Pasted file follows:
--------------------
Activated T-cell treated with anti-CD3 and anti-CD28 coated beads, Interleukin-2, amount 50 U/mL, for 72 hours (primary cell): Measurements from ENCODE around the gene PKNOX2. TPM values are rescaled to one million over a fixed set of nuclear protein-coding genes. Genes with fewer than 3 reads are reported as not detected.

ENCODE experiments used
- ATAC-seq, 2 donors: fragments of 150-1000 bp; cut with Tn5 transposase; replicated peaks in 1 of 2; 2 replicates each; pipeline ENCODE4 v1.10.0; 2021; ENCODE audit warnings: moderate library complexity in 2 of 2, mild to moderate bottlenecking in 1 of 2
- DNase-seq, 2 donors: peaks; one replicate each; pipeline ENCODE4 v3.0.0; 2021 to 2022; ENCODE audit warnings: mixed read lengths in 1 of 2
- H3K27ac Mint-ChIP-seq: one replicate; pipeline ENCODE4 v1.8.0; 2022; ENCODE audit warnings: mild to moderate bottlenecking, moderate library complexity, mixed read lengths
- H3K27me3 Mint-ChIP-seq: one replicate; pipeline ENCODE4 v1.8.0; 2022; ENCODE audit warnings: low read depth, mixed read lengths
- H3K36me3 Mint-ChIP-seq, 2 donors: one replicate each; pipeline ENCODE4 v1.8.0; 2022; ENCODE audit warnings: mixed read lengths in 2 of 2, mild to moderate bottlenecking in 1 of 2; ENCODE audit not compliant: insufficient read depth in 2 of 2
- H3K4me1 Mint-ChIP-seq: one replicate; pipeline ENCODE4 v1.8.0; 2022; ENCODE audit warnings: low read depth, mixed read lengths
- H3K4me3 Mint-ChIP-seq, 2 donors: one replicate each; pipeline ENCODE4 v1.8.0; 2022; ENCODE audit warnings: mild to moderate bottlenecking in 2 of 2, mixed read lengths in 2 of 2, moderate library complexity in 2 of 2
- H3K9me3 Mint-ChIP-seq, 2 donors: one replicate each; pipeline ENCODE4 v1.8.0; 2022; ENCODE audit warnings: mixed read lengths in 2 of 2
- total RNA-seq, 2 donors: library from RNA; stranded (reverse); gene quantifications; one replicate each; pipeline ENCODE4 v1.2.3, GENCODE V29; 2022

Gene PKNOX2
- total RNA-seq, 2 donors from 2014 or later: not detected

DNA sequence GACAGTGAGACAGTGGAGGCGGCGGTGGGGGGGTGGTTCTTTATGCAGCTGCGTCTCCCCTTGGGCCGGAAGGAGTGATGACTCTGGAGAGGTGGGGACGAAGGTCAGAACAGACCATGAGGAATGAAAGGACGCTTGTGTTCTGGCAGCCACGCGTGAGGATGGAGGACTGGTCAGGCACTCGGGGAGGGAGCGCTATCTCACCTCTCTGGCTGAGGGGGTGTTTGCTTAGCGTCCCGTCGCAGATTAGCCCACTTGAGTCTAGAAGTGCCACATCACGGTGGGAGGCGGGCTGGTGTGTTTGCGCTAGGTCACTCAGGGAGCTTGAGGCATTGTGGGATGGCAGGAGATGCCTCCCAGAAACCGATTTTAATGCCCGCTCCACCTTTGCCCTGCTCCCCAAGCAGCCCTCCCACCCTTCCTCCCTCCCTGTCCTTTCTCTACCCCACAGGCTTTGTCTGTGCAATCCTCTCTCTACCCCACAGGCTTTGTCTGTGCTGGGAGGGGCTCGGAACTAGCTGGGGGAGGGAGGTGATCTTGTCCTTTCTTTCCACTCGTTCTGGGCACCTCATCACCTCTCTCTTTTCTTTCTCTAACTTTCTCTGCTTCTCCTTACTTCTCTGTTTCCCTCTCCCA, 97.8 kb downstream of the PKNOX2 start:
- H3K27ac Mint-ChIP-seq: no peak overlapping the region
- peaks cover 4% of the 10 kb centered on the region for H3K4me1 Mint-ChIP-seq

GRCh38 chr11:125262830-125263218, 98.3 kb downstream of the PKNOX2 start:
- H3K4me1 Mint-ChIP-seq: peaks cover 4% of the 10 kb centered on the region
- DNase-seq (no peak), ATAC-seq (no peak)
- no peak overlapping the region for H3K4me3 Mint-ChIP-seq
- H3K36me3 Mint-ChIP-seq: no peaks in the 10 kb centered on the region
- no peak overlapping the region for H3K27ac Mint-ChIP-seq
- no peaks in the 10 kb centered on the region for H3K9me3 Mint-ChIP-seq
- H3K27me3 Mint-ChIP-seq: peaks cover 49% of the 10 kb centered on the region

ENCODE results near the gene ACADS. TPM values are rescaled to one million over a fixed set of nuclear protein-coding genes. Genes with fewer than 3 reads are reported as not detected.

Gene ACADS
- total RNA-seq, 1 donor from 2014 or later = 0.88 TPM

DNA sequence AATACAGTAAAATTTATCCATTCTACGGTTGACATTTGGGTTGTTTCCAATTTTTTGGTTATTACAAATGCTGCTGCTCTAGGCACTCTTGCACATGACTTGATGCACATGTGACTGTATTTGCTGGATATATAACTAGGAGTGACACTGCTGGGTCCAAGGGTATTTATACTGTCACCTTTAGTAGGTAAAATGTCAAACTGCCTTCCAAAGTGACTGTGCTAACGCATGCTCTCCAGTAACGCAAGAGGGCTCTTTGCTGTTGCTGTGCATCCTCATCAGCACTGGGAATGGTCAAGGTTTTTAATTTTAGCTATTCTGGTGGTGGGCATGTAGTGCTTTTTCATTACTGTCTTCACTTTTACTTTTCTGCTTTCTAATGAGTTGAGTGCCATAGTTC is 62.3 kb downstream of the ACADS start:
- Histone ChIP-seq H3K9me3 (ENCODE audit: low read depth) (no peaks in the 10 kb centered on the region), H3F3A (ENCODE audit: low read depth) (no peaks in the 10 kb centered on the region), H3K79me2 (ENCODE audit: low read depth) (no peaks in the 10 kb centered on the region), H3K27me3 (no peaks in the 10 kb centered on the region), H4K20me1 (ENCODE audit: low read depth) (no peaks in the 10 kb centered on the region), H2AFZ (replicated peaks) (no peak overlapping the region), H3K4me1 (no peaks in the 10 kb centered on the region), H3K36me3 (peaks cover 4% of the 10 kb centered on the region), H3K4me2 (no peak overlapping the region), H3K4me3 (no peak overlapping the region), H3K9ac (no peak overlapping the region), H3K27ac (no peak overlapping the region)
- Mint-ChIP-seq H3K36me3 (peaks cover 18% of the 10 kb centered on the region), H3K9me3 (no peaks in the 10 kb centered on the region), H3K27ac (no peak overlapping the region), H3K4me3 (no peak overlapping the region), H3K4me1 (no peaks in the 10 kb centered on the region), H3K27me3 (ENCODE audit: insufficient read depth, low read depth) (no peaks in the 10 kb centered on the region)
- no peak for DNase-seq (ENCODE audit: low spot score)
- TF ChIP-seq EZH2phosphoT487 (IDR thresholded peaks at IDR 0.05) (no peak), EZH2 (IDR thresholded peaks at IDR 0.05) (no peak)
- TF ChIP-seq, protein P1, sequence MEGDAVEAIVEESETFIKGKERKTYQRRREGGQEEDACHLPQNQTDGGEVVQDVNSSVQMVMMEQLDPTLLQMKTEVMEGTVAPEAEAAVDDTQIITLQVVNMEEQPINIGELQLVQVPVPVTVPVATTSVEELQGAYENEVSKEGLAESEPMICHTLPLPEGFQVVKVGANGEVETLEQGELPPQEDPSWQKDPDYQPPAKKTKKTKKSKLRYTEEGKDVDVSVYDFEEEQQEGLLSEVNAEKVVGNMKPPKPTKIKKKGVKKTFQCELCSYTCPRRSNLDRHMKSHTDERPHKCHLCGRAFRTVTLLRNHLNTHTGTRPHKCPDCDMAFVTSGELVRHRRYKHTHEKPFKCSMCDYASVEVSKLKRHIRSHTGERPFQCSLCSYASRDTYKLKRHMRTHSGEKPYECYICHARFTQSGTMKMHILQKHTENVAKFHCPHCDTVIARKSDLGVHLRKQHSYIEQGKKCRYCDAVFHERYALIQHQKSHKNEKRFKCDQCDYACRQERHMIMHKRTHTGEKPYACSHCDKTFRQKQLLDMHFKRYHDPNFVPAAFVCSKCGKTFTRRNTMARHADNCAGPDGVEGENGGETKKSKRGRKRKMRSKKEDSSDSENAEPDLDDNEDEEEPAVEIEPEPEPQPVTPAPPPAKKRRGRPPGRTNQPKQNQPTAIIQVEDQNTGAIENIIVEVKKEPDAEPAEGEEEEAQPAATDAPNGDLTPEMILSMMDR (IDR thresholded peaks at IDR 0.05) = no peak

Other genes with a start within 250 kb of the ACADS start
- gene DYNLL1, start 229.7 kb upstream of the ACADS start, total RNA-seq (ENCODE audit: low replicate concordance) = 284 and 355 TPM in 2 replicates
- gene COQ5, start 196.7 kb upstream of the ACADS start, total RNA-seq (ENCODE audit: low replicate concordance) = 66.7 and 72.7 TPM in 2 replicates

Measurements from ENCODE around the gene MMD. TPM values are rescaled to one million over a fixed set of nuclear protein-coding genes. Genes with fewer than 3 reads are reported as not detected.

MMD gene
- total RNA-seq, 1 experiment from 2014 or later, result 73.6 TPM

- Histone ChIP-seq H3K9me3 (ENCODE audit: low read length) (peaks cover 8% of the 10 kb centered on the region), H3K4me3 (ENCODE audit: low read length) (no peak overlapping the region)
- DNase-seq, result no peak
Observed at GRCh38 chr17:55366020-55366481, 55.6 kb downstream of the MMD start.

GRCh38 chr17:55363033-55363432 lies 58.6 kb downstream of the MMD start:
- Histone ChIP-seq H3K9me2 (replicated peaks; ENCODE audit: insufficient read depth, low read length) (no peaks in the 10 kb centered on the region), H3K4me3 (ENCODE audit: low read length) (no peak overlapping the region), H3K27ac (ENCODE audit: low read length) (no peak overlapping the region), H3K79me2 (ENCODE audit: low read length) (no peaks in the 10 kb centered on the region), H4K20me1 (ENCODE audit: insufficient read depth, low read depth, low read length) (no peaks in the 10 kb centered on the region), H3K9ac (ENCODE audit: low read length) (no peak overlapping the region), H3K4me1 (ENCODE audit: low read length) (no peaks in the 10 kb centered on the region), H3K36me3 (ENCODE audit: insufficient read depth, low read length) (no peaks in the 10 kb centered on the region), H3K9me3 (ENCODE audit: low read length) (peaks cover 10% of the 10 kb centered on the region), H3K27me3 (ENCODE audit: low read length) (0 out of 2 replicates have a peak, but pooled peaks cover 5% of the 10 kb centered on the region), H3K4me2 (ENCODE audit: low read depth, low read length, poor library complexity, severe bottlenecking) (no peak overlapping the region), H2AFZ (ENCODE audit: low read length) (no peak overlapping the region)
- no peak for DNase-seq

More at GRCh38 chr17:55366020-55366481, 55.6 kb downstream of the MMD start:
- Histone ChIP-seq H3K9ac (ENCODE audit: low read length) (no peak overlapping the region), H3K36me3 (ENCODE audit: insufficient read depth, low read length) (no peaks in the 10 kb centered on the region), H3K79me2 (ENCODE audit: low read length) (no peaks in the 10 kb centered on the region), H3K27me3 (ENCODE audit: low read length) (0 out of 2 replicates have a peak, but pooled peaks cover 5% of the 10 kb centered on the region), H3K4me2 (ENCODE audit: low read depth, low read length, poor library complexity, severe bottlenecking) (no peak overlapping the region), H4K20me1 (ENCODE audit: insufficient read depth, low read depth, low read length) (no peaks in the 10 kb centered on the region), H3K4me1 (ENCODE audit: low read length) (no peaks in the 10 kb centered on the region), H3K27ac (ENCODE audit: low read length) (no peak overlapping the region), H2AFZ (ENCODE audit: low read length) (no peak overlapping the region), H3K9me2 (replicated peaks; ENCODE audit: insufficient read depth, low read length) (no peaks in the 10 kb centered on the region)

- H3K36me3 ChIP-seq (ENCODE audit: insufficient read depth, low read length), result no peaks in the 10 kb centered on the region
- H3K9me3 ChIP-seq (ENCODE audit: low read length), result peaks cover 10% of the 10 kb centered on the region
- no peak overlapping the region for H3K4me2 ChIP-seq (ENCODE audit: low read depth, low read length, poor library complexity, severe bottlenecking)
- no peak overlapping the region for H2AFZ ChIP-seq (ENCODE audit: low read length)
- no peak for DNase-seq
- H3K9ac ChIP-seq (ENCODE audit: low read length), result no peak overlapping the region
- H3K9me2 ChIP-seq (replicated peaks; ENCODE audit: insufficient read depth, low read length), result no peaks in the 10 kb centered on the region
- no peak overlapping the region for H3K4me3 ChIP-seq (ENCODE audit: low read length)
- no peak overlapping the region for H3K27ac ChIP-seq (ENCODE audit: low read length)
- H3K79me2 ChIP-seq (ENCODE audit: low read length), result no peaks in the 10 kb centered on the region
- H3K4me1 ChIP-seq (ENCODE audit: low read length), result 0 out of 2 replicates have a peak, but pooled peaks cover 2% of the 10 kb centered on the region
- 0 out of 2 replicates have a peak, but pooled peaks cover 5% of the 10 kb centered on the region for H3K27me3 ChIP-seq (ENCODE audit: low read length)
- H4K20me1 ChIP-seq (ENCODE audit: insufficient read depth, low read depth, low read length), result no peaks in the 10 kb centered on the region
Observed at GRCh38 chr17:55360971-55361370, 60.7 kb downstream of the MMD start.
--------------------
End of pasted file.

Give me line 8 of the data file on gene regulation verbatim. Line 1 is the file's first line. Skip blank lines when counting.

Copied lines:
- H3K4me1 Mint-ChIP-seq: one replicate; pipeline ENCODE4 v1.8.0; 2022; ENCODE audit warnings: low read depth, mixed read lengths